Whistler Ice Race
Ice Arena

AWD-Cars **

9.01 (2,000) = 222 hp
10.67 (2,700) = 253 hp
11.83 (3,300) = 279 hp

4WD-Trucks & SUVs
12.14 (3,350) = 276 hp
12.29 (4,475) = 364 hp

For mid-engine and rear-engine cars, calculate using the Cars/AWD ratios above, but add 15 to 20 extra horsepower. 

The W2P ratios are currently useable in both directions. An all-wheel drive or 4-wheel drive is highly recommended unless the rear-drive '74 Mitsubishi Lancer shows up. I tried to make a front-engine/rear-drive category, but got too frustrated trying to control my rear-drive RX-7 to calculate a workable ratio here. Some mid-engine or rear-engine cars can tackle these. Keep in mind: MR cars have the necessary traction, but are very spin-happy on snow & ice.

⊸ You might not need a limited-slip for all-wheel drives (then again, you might). You will need at least a 2-way unit for mid-engine cars, tho.
Chamonix Rally
AWD, MR, & RR Cars
11.42 (2,000) = 175 hp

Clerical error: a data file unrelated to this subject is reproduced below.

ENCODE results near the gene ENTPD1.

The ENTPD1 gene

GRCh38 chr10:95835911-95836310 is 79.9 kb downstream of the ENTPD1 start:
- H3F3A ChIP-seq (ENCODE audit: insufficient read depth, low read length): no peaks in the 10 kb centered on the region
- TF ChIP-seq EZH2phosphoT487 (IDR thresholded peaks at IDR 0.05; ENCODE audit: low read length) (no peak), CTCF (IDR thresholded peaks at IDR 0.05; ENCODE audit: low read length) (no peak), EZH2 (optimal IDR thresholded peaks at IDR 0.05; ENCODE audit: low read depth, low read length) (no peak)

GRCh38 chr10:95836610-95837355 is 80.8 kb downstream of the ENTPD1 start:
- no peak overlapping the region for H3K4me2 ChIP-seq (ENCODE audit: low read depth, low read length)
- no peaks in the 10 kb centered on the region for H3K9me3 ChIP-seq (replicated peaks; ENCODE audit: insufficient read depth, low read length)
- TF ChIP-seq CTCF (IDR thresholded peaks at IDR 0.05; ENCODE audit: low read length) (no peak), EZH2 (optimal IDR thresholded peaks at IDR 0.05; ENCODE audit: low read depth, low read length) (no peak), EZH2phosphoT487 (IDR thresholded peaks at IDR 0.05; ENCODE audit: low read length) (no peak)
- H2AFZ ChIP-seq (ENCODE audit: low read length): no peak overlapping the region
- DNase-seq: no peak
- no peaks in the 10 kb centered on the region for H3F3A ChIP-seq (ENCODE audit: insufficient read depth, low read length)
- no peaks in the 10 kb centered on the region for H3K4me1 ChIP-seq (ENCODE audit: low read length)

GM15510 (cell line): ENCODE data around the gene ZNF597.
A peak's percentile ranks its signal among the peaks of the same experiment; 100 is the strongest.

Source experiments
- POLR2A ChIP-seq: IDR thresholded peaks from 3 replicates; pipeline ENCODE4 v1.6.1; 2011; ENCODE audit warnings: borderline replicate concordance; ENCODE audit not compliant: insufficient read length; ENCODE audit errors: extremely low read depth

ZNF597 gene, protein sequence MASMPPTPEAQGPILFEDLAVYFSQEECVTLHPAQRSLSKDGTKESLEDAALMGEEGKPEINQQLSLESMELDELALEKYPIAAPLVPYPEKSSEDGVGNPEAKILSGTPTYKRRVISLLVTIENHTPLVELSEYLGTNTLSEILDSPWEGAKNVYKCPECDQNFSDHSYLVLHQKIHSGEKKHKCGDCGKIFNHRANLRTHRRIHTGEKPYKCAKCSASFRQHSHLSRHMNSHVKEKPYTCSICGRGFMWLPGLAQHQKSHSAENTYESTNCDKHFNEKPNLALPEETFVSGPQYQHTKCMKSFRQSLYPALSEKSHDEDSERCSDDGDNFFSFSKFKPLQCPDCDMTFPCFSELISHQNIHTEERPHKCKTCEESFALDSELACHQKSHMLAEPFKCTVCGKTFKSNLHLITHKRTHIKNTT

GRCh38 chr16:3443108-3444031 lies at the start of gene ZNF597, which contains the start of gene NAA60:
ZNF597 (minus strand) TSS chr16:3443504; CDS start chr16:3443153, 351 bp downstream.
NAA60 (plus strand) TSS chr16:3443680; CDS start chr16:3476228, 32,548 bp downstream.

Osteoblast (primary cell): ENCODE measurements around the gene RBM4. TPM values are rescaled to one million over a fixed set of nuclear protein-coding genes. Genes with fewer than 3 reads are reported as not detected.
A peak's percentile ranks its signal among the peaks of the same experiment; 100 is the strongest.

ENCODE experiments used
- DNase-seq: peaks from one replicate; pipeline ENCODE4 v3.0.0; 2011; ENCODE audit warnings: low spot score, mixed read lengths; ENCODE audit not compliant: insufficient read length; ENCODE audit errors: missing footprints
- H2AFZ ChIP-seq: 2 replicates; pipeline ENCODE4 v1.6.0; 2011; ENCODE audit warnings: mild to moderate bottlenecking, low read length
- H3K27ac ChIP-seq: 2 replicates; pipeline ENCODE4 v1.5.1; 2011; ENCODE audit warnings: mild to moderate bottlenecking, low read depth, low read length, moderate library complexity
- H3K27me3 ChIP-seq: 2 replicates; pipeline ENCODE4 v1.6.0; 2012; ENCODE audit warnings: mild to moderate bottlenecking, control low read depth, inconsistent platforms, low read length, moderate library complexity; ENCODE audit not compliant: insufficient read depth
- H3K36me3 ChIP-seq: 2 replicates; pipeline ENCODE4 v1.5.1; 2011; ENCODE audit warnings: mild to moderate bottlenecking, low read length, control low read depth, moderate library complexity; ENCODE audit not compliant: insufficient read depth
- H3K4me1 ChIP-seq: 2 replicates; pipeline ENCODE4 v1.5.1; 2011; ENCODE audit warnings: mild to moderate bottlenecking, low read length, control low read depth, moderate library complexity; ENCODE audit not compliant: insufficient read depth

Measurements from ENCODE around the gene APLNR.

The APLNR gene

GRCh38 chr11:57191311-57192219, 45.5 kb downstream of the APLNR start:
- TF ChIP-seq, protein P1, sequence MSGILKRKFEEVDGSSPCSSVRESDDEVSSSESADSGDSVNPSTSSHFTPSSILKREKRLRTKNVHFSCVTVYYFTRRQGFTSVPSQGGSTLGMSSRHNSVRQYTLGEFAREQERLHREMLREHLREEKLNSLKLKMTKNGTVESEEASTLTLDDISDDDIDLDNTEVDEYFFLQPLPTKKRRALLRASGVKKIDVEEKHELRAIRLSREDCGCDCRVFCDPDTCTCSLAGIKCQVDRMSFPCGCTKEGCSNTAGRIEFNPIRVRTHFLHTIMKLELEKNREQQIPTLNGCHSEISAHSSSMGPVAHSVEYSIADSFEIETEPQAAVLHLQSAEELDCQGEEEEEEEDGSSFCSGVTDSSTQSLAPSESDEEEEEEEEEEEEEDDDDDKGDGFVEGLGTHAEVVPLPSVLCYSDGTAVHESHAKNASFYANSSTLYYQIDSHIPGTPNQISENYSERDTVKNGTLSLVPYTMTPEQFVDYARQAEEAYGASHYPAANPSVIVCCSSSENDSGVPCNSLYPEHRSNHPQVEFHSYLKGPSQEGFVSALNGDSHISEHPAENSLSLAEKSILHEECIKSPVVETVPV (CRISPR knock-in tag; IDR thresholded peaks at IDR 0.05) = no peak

11.25 (2,700) = 240 hp
11.83 (3,300) = 279 hp

Trucks & SUVs
13.34 (3,350) = 251 hp
12.93 (4,475) = 346 hp

**it is possible to run front-engine/rear-drive models (cars and trucks) here at Chamonix. Add 50 horsepower in the normal direction and 70 in the reversed.

I've grown to like Chamonix more than Ice Arena, simply because Chamonix has more of a flow. The Arena is not a very fun track, like Chamonix can be. Chamonix also has more sensible braking points--less chance of the dreaded 5-second penalties for this reason.

Some of you may balk at the thought of using a truck here, but in reality, keeping such a huge vehicle going in the direction you want takes discipline. The 5-second penalty also removes any chance of cheaters simply bashing the Ai into oblivion.

͸ The Lancia Delta and Toyota Celica do better than other Ai that show up, probably because both Lancia and Toyota are on lower suspensions with an all-wheel drive layout.

George V Rally

9.74 (1,500) = 154 hp
10.92 (2,100) = 192 hp 
13.44 (3,200) = 238 hp
15.59 (3,850) = 247 hp

Other drivetrains (FR, MR, RR, AWD)
11.96 (1,650) = 138 hp
13.10 (2,175) = 166 hp 
17.36 (2,500) = 144 hp

So many people hate this track, it's astounding. I dig George V/Paris, but would have prefered PD bring back Rome Night (from GT2) instead, which is just as pretty but has more of a flow.

The ai consists of the same cars we've seen before, minus the '74 Lancer rally car. If the '80 Renault 5 Turbo or '91 Lancia Delta don't show up, you may need to subtract a few horses.

Cars I drove to acheive ratios
* Flyweight FWD (1,500 pounds): Fiat Panda 1000S